overview, or dip into some of the very interesting readings that follow.
Everyone traces the idea of hypertext back to Vannevar Bush's 1945 idea of the
`memex`, which he said should operate by association, as the human mind does.
He proposed a mechanical (non-digital) device - data on microfilm. See Vannevar
'As We May Think' (Atlantic Monthly, 1945) - a fascinating article, worth
The term `hypertext' was coined by Ted Nelson in the 1960s as a tern for 'non-sequential
writing': see Elain Chain in
'Ted Nelson and Project Xanadu'.
In Ted Nelson ' A New Home for the Mind?' (Datamation Magazine, 1982), he
described his `Xanadu' project. Parts of Xanadu were to include a hypertext
corpus of the whole of English literature, which it involved users creating
their own links or `trails' between documents, and the data was to be distributed
across vast networks.
See Xanadu Australia for
lots more, including the Xanadu archives, and material about the concept of
'transclusion'. Ted Nelson's home
page contains lots more, including a very detailed 1999 article surveying
the history and purpose of Xanadu, his summary of which starts as follows:
Project Xanadu, the original hypertext project, is often misunderstood
as an attempt to create the World Wide Web. It has always been much
more ambitious, proposing an entire form of literature where links do not break
as versions change; where documents may be closely compared side by side and
closely annotated; where it is possible to see the origins of every quotation;
and in which there is a valid copyright system-- a literary, legal and business
arrangement-- for frictionless, non-negotiated quotation at any time and in
any amount. The Web trivialized this original Xanadu model, vastly but incorrectly
simplifying these problems to a world of fragile ever-breaking one-way links,
with no recognition of change or copyright, and no support for multiple versions
or principled re-use. Fonts and glitz, rather than content connective structure,
Much of Nelson's idea has this is now become reality - the World Wide Web (though
Nelson is reported to have responded to the web as 'nice try').
Englebart demonstrated a hypertext system in 1968, but there was little commercial
interest for another decade, although there were various experimental systems
(including Nelson's). High interest in hypertext only dates from Apple's 1987
release of Hypercard, and the Hypertext '87 Conference.
Jakob Nielsen reports on one of the early seminal conferences in
Hypertext'2 Trip Report (York, U.K., 1989), including on the current state
of Nelson's Xanadu.
Meanwhile, the most significant practical development of hypertext was taking
place at CERN, a particle physics laboratory in Switzerland, where Tim Berners-Lee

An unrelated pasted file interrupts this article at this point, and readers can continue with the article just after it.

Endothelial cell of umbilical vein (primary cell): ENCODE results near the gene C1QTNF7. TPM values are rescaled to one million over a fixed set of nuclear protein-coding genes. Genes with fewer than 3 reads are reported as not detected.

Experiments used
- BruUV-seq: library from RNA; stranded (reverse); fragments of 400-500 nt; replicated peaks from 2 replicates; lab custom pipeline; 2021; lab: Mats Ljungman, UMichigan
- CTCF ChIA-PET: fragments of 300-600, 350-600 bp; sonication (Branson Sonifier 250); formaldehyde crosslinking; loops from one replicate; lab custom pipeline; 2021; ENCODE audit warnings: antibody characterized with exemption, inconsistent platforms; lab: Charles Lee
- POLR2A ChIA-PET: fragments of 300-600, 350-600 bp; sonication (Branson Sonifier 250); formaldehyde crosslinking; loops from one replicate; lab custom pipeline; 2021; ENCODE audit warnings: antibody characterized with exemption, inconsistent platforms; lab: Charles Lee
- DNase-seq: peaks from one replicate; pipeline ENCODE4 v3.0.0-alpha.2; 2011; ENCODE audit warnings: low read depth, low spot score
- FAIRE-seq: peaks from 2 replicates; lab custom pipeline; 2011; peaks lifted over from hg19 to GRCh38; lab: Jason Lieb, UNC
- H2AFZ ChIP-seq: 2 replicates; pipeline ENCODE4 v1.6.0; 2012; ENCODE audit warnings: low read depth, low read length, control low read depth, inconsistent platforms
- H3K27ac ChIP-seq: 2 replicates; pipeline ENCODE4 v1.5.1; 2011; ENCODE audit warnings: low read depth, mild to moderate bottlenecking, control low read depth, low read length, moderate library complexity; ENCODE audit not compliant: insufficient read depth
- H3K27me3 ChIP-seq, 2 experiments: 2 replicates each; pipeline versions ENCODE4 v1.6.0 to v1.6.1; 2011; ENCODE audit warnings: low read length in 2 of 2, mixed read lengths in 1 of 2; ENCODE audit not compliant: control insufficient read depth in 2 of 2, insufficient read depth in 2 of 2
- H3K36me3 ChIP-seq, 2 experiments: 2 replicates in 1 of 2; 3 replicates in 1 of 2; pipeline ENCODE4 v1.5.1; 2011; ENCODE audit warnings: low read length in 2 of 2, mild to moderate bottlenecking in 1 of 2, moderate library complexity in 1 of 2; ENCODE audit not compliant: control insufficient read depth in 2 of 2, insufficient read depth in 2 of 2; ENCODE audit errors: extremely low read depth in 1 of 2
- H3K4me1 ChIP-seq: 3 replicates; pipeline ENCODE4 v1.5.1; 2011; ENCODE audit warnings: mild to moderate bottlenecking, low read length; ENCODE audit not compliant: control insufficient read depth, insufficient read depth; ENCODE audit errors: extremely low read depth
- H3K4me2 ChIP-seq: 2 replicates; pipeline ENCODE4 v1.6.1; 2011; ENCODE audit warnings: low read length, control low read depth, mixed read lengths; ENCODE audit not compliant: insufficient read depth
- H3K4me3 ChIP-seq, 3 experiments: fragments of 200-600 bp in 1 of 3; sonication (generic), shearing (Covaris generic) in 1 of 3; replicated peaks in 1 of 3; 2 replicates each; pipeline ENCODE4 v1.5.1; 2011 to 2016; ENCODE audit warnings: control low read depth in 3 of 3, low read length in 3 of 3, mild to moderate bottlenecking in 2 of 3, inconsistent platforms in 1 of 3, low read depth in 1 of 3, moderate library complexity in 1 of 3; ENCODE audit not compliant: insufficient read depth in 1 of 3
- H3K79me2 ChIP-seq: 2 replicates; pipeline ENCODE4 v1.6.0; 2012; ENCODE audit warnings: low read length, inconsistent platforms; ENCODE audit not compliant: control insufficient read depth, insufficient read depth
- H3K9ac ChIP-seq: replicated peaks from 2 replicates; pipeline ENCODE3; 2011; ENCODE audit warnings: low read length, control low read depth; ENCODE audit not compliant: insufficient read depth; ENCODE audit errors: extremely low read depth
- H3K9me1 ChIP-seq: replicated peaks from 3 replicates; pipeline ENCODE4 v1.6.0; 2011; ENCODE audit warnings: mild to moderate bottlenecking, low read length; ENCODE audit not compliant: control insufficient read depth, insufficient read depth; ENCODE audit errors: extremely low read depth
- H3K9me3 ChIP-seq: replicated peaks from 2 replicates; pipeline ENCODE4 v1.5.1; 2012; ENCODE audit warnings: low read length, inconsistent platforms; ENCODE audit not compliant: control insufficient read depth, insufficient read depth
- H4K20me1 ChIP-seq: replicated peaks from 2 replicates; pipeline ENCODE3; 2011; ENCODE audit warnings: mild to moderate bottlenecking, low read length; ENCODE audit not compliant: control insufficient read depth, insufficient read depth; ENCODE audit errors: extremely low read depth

(now Director of the World-Wide-Web Consortium - W3C) developed the basic ideas
of the web from 1989.
See A Little History of the World
Wide Web (1989-1995) at the W3C site, plus as much more
About The World Wide Web as you can cope with.
Before considering how hypertext has been used with legal information, it is necessary
to consider general aspects of what constitutes hypertext and good hypertext design.
Jakob Nielsen is a pioneer of hypertext design, and
useit.com: Jakob Nielsen's Website is one of the best starting points on
'suable information technology'. Here are some key pieces by Nielsen on the
design and usability of hypertext, and some general references:
Since you will soon be designing your own legal web site, reading some of these
columns is a good idea.
Top Ten Mistakes in Web
Design (Jakob Nielsen's Alertbox May 1996), subsequently
revisited in 1999, and then updated by
The Top Ten New Mistakes of Web Design (Jakob Nielsen's Alertbox, May
30, 1999) and Who commits
them (Jakob Nielsen's Alertbox, May 16, 1999)
- For contrast, read the Ten
Good Deeds in Web Design (Jakob Nielsen's Alertbox, October 3, 1999)
- 'Why Frames Suck (Most
of the Time)' - Jakob Nielsen's Alertbox (December 1996)
From a 1994 Web Usability Study, revisited in Changes
in Web Usability Since 1994 (Jakob Nielsen's Alertbox for December 1,
- h Reviews of Neilsen's
book Designing Web Usability: The Practice of Simplicity (2000) [the book
is not on the web] make it clear that there are a lot of people out there
who agree with Nielsen's approach.
- The Alertbox: Current Issues
in Web Usability (All of Nielsen's bi-weekly columns)
For a discussion of how ideas similar to those of Nielsen are implemnented
in a large-scale legal system, see Tour]
Chung, Daniel Austin, and Andrew Mowbray In
defence of plain HTML for law: AustLII's approach to standards  CompLRes
11 (Paper presented at AustLII's "Law Via The Internet '99" conference). Note
in particular the
Ten usability heuristics. (Also published as Chung P et al,
'A Defence of Plain HTML for Law:AustLII's Approach to Standards', 2000
(1).The Journal of Information, Law and Technology (JILT))
For a contrast to Neilsen's approach, see:
For other references on hypertext design, see:
- David Siegel Web Wonk - Tips for
Writers and Designers - A typographer's approach to HTML, very different
from that taken by Nielsen (and the antithesis of the approach taken by web
sites such as AustLII).
Where is the world-wide-web going? For some interesting (non-compulsory) discussion,
The Extensible Markup Language (XML) is 'the universal format for structured documents
and data on the Web'
In the next section, XML applications to law are covered.
- Elliot Chabot Thoughts
on Web Design (1998) - by the designer of the US House of Representatives
Internet Law Library; includes a lot of practical suggestions and links to
tools and other valuable sites on web design, as well as comments on web design.
- On Jakob Nielsen page there are
'Recommended other websites', an annotated index on web design